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. Last Updated: 07/27/2016

Putin Writes to Bush, Wants Better U.S.-Russia Ties

Russian President Vladimir Putin has written to U.S. President George W. Bush congratulating him on his new job and setting out Moscow's views on how to improve bilateral relations, the Kremlin said Wednesday.

It said Putin sent Bush the letter Tuesday and also wrote to the former president, Bill Clinton, to thank him for his good will and readiness to seek compromises when dealing with Russia.

"Putin confirmed his continued willingness to act to deepen interaction between Russia and the United States and jointly to find answers to the serious challenges which confront us and the entire international community in the 21st century," it said.

The Kremlin said Putin had presented his thoughts on "ways to develop Russian-American dialogue further".

It also said Putin had touched on the question of possible summits and other meetings and the agenda for them, but did not elaborate.

Asked for more details on the content of the letter, Kremlin spokesman Alexei Gromov told Reuters: "We are not going beyond what's in our announcement."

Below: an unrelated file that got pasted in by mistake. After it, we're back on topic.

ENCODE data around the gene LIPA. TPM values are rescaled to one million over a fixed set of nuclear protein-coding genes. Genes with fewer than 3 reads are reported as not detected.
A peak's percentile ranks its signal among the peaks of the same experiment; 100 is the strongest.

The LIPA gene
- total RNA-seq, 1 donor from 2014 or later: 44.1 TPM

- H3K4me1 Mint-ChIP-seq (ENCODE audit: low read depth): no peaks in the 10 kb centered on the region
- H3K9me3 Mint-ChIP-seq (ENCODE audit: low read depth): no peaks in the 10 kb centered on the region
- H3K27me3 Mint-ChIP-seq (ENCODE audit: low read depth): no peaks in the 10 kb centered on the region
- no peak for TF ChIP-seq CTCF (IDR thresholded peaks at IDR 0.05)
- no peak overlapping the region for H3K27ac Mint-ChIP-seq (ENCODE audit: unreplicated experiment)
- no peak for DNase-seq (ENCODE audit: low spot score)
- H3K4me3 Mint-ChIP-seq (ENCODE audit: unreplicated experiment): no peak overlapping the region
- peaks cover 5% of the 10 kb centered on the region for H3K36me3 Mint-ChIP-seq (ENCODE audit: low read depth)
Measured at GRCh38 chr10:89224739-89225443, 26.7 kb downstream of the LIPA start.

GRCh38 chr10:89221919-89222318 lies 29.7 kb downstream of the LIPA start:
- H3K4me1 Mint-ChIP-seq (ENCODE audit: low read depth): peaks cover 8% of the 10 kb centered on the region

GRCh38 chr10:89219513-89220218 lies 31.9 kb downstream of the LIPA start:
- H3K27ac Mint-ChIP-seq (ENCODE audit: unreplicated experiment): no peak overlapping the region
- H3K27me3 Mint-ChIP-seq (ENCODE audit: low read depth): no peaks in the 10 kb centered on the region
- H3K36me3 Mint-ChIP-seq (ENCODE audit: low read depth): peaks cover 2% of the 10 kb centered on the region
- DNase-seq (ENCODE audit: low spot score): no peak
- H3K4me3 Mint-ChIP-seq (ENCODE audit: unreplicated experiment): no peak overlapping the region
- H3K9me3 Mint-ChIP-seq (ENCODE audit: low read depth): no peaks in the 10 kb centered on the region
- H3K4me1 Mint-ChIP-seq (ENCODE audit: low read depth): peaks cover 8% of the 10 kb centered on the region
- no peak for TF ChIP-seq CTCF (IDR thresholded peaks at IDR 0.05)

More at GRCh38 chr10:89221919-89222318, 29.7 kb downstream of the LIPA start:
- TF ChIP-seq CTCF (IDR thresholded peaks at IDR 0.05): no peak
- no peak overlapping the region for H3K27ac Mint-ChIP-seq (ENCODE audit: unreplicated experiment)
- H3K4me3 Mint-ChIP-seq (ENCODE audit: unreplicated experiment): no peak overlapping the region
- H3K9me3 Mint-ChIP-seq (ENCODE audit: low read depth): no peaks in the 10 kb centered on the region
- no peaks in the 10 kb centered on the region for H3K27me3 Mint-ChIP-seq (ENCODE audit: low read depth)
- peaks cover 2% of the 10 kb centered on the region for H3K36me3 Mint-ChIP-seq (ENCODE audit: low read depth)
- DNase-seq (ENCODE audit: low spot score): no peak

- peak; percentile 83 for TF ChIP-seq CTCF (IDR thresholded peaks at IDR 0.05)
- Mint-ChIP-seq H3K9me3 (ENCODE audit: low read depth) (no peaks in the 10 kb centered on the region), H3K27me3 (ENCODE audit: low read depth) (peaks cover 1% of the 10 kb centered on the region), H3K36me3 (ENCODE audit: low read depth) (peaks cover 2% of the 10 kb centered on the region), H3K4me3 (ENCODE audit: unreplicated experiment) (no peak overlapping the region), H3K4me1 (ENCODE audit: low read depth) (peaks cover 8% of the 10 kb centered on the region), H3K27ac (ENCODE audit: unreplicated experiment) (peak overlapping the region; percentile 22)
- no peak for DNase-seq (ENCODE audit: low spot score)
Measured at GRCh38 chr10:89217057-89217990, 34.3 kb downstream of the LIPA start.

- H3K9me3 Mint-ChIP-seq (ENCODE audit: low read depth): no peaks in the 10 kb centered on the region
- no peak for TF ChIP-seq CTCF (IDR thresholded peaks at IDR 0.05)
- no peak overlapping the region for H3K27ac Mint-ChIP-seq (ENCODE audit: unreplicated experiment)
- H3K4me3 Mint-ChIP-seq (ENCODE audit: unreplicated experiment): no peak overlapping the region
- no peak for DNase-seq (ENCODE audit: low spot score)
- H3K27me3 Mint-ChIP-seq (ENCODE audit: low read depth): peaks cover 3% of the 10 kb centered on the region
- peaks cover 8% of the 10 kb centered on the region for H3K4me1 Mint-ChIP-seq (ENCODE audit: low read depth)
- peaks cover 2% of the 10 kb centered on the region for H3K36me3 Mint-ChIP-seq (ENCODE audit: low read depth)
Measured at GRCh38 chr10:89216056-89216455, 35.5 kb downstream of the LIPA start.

The Kremlin announcement said Putin had noted that recent years had shown "when Russia and the United States act jointly or along parallel lines, it is possible to reach decisions which meet the interests of peace and international stability".

Russia is keen to get down to business with the United States, particularly in the area of arms control, not least because of Bush's stated intention of pressing ahead with a National Missile Defence which Moscow opposes.

But the new Republican administration in Washington is unlikely to jump into talks without a review of where relations stand.

Western diplomats also say Washington is still waiting for more details from Moscow on what its proposed joint, limited theatre missile-defence system might look like.

It would involve intercepting missiles soon after take-off, rather than in mid-flight or close to their intended targets.

Letters from the Kremlin to new U.S. presidents are usually delivered in Washington and typically state Moscow's position on the main questions in bilateral relations. They do not generally break new ground.